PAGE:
The Garden in July

This is the fifth summer we've been in this house and I can honestly say that its the first year the garden is starting to feel really established.  The trees, the herbaceous border, the clematis.  All giving the feeling of maturity and structure.  Of course, most things are in full bloom in July, which adds to the richness of it all.

I tend to be a bit of a hands-off, guerrilla gardener and will "have a go" at seeing what works well on its own, with minimal interference from me.  But this year I've decided to use a potassium feed on the flowering plants as well as the bog standard organic seaweed feed I usually give them.  The results are easy to see.  Many more blooms on the roses, marigolds, petunias and dahlias.

A word to the wise - if you keep flowering plants in pots, they need more water and more food than plants in the ground.  It will work, but they require a bit more effort from you to be at their best.  I've also had a great result using nematodes th…

Nearly Midsummer 2017

Á chairde! Tá sé lár an tsamhraidh i sa ghairdín agus is iad na bláthanna áille.

Here we are again.  Its a beautiful day, the sun is splitting the stones and the garden has vaulted into full bloom.  One of the reasons I love gardening isn't just getting my hands into the earth, but watching the transition of seasons throughout the year.  It might seem slow but the change from barren winter beauty to lush summer abundance is truly incredible.

The garden is changing and growing fast.  The peonies are at their end, the last blooms about to shatter.

As the peonies bow out, the regular roses are prepared to take centre stage.  I have three rose buses at either side of the peonies.  They are all varieties of pink and one is classified as a blue rose.

The lilies & crocosmia are also getting ready to bloom.

I only have one dahlia in bloom at the moment, recently purchased from a garden shop.  They other three dahlias in the garden I've had for a few years and will bloom later in…

A plague of greenfly, garlic water and mystery plants: this week in the garden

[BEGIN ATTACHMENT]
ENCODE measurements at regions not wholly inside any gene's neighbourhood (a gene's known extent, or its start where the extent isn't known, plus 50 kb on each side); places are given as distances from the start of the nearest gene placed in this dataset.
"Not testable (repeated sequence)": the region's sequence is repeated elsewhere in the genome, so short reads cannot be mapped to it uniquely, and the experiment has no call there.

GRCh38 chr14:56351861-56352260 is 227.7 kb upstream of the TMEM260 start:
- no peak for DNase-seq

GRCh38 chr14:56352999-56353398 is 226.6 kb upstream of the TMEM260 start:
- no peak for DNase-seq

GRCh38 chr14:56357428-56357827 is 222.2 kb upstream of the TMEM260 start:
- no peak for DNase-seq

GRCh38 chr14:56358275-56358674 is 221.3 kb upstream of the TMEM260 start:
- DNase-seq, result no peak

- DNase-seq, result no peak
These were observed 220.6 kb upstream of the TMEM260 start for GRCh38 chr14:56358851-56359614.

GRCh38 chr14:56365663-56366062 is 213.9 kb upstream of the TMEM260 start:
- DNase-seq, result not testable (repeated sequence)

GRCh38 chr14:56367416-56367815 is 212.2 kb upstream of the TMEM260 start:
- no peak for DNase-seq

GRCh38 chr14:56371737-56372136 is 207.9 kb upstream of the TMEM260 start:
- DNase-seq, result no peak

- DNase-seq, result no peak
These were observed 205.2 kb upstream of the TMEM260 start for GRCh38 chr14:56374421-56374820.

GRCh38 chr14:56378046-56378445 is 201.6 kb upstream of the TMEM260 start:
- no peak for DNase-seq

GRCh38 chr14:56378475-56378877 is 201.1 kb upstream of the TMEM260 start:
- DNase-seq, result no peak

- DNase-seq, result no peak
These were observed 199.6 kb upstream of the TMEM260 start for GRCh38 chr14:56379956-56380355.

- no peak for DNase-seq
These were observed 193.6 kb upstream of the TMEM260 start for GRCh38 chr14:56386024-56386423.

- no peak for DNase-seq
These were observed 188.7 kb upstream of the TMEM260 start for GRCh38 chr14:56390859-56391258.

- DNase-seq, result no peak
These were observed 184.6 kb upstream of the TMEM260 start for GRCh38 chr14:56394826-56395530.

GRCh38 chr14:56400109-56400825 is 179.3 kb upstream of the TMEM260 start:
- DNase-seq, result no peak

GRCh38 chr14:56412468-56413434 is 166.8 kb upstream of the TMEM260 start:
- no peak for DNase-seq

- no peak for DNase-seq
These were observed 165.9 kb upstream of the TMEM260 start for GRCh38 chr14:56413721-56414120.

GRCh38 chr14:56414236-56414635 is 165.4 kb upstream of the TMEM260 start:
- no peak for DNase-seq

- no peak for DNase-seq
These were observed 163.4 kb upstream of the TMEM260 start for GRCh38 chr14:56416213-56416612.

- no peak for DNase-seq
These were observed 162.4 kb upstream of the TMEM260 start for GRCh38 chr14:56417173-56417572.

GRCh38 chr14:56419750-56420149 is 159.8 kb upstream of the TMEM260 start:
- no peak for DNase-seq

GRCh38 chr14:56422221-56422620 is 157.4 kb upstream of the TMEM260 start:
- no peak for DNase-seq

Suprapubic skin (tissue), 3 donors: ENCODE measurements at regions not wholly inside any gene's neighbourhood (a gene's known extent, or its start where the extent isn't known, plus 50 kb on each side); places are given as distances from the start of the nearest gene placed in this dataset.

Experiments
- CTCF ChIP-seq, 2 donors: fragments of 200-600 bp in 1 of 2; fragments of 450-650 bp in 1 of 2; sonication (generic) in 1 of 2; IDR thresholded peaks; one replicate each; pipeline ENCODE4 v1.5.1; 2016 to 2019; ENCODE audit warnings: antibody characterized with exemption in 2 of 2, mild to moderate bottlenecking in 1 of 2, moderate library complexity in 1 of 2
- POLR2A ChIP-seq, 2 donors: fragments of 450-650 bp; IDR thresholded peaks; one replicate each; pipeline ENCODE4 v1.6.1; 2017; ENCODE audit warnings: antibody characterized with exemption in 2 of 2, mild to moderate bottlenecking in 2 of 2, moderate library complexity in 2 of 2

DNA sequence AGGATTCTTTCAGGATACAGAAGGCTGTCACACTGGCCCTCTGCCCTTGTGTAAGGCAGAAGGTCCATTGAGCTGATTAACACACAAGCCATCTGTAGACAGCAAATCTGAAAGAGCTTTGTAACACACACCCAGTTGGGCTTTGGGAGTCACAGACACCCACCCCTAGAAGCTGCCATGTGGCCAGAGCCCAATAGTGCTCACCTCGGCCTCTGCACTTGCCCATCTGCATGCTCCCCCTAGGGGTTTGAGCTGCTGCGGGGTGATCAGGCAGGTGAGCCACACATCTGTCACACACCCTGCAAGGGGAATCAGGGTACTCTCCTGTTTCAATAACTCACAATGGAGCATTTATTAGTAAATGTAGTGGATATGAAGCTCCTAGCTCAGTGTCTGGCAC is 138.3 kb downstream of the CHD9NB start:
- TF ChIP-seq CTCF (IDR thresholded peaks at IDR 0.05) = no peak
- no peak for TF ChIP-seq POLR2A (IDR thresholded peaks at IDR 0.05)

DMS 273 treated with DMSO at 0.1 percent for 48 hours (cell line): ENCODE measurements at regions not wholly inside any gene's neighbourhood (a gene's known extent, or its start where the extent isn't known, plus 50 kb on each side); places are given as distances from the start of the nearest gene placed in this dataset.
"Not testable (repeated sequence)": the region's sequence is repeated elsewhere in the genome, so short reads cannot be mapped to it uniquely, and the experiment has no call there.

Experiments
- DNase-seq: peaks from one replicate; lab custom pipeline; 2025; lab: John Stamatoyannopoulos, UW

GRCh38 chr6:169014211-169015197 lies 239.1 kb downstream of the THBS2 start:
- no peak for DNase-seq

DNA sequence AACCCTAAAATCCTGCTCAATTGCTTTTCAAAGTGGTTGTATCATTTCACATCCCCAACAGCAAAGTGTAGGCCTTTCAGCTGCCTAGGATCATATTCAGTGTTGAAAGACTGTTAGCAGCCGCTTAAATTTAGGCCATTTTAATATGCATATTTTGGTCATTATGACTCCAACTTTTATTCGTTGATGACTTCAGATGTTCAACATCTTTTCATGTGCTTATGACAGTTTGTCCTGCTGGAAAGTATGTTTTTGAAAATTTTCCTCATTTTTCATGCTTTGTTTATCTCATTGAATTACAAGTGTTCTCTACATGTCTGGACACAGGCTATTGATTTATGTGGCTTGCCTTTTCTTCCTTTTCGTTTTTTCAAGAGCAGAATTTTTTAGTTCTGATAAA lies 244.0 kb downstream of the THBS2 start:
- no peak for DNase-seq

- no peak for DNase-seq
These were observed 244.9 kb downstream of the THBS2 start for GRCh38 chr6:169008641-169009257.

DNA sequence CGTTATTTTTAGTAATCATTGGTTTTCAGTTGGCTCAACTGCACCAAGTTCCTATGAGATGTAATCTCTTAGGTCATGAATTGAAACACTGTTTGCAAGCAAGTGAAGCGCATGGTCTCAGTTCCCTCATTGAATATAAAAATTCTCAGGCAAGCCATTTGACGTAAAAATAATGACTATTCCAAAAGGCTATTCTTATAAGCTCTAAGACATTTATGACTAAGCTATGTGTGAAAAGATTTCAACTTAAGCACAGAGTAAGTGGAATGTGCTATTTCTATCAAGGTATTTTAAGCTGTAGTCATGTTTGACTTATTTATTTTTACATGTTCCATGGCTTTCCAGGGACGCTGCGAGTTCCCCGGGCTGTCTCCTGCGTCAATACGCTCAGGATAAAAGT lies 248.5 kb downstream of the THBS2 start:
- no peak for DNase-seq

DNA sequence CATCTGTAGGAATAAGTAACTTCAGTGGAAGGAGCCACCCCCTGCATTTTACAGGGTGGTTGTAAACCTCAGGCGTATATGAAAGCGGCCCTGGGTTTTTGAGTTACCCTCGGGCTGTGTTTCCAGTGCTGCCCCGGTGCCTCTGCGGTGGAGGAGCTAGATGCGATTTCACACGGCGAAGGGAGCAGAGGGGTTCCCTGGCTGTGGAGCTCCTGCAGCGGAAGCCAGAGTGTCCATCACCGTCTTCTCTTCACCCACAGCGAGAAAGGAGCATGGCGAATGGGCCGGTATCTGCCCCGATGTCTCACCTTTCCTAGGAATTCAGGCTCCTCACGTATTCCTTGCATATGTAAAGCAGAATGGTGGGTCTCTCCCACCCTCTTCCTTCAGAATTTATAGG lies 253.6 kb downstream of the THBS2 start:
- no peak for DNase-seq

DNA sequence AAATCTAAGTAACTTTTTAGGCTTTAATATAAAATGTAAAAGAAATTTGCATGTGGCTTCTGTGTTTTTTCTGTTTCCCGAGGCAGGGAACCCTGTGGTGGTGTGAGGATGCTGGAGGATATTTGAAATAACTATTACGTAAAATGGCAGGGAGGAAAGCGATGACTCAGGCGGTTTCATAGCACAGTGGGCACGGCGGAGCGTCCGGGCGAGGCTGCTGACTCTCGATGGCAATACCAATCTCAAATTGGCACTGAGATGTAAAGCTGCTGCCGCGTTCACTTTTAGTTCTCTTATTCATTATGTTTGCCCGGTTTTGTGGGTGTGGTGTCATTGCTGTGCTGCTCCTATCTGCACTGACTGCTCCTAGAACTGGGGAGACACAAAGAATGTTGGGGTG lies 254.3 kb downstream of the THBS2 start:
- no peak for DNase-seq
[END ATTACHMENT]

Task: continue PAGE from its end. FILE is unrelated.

Its heading to be a great summer season but so far 2017 is the worst year for green fly I've ever seen.  Usually they get stuck onto the tulips but don't seem to harm them and that's that.  But this year, my gods. They are covering any and all new growth on the roses.  They don't seem to be affecting them too badly (yet) and haven't attached themselves onto any other species (yet) but its time for them to go.  I don't use any pesticides so I've been picking them off and squishing them by hand and then spraying with soapy water but this has had little effect.  So this afternoon I sliced an entire head of garlic and put it in a pot with just boiled water from the kettle to steep.

I left it for a few hours and then bottled the garlic water to spray onto the roses after removing as many greenflies as I could.  I'm going to add another spray tomorrow and might have to keep this up fortnightly but if it works, great.

Aside from that, I haven't been too …

Cásca i sa ghairdín

We were away for a week over the Easter break.  Whenever I return home (and truly, nil aon tinteán mar do thinteán fein) I am immeasurably grateful when: 1) the house is still standing and whole; 2) the garden isn't a complete disaster area; 3) I can still manage to pay all my bills.  Gratitude, hey?

We might get to take a break but the garden doesn't.  I arrived back to find the grass in desperate need of a cut along with roses beset by green fly (aphids) and weeds coming up throughout some of the beds.  It took me the better part of two days to knock it back into shape but hard work is good work and the effort has paid off.  The last big job I have now is to get more veg seeds sown in the planter boxes, which should happen later this afternoon.

I am absolutely smitten with aquilegias (columbines) which I've never had before but now have in flower boxes in the front garden.  The blooms and later seed heads are stunningly, delicately beautiful.  I'm told they are prol…